Don’t Faint!

Tennessee Fainting Goats Becoming Popular at Fairs for Unique Reaction

Tennessee fainting goats always look surprised to see you.

Getty Images/iStockphoto

Tennessee fainting goats always look surprised to see you.

Kara Strickland, reporter

It’s not everyday that you see an animal faint. But sneak up on a certain kind of goat and you’re almost guaranteed a unique reaction.

Tennessee fainting goats, which are now being showed at local fairs in a number of states, get their name because they faint, or fall to the side when they get startled, though they don’t actually go unconscious. They only lie on the ground for anywhere from five to 20 seconds before they get right back up again. This happens because of a hereditary condition called myotonia congenita, which effects the skeletal muscles that are used for movement.

Regardless of this condition, fainting goats produce more meat than any other meat breeds and are often great pets that can live from 12 to 15 years.

Jack Atkinson, a local young, yet experienced showman who has been showing goats for over four years, shared about why fainting goats are his general favorite and one of the best showing breeds he’s had.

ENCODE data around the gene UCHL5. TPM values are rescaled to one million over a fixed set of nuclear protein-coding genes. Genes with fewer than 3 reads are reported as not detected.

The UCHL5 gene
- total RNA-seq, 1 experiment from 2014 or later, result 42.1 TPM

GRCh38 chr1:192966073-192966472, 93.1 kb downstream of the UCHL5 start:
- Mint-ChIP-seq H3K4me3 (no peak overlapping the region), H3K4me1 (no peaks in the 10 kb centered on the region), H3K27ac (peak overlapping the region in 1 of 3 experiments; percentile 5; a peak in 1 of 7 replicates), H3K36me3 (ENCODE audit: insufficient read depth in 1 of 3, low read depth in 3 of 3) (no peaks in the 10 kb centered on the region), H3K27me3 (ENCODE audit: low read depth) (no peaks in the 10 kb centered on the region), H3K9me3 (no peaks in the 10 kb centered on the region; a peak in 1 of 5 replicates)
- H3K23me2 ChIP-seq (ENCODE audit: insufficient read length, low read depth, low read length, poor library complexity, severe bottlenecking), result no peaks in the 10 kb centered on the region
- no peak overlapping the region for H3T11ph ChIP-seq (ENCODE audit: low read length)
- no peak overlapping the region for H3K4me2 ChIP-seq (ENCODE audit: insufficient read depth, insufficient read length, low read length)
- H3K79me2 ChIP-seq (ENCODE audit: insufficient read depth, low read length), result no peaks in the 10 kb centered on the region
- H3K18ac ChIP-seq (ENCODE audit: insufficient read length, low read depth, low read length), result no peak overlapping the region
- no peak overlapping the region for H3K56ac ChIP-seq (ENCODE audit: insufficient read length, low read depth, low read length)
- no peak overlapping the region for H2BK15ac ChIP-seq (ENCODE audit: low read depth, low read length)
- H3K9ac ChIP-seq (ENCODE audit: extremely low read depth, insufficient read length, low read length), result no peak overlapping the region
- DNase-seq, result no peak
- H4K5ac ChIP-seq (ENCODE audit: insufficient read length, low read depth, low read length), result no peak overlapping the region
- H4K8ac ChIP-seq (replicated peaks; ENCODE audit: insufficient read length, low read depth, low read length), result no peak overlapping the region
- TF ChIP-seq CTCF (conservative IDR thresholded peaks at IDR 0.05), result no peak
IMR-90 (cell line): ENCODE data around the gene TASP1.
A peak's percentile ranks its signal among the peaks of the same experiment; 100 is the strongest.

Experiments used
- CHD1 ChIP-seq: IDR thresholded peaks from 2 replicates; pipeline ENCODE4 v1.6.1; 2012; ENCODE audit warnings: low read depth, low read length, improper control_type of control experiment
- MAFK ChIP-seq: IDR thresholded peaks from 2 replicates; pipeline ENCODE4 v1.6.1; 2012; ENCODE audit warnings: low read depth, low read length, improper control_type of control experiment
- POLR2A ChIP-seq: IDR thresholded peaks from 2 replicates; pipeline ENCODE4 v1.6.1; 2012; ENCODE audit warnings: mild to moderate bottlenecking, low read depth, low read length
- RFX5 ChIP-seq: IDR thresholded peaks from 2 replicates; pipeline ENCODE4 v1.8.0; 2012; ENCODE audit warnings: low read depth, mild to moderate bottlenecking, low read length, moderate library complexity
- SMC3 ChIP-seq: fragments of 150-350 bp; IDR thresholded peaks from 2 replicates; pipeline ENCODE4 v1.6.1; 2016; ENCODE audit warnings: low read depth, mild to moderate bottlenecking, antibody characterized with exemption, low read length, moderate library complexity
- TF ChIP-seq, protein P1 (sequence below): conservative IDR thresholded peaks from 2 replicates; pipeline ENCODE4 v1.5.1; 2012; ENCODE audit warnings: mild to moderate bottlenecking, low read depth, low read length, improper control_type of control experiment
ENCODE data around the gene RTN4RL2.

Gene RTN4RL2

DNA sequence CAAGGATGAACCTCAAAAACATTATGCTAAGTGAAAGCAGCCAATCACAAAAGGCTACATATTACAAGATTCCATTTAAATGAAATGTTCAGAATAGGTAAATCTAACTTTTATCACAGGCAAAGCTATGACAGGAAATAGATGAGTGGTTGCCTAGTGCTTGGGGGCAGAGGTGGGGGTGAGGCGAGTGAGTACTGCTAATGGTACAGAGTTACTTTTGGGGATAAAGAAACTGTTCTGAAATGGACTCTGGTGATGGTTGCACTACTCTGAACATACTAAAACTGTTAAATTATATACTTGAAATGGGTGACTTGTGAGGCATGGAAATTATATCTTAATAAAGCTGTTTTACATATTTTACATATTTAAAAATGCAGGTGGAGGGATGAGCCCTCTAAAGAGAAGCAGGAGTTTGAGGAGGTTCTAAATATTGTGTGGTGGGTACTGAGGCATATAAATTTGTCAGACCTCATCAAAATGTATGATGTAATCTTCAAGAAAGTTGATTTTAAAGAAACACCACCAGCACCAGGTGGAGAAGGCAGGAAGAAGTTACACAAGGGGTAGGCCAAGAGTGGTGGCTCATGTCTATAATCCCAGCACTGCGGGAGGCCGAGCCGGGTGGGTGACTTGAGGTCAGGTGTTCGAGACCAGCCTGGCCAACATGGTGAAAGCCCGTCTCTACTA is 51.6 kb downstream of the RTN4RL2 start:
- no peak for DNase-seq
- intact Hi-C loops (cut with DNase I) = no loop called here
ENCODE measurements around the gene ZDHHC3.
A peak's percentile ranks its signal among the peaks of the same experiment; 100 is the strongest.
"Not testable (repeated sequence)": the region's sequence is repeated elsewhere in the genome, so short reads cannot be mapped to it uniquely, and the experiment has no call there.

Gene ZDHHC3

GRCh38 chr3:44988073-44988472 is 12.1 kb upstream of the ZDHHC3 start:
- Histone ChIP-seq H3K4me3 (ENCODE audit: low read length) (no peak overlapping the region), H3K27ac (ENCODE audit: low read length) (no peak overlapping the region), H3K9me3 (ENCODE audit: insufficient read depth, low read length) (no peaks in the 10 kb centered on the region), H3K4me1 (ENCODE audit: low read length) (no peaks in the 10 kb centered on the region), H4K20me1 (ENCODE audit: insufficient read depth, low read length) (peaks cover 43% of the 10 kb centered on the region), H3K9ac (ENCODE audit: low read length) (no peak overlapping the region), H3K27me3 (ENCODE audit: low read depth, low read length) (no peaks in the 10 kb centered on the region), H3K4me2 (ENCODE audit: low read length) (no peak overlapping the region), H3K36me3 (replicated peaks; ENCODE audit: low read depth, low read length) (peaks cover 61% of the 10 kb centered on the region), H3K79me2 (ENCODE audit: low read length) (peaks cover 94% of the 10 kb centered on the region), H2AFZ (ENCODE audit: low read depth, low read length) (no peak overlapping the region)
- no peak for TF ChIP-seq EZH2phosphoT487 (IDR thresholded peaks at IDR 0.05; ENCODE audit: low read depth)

“They’re cute and have a bunch of personality and heart, unlike lambs,” said Atkinson, who thinks they are the best breed of goats.

Due to how much of an adorable animal goats can be, Atkinson began showing them when he moved from California to Idaho four years ago. And he wants to keep showing them for as long as possible.

Although learning to show a goat for the first time can be challenging, Atkinson cited persistence as the key.

“Goats can be stubborn, but you just can’t give up on them,” Atkinson said. “They can make you frustrated, they can make you want to quit, but in the end it is definitely worth it.”

Atkinson also knows what mistake you might make that will end up ensuring you get a dreaded red ribbon, which means you didn’t finish as one of the top three contestants.

“Your goat has to trust you, or you for sure are gonna get that red ribbon,” Atkinson said. “If you don’t put hard work into training your goat,  you won’t get to experience that ending when you get a real bond with it.”

Who knew Tennessee fainting goats could be such a fun and unique pet?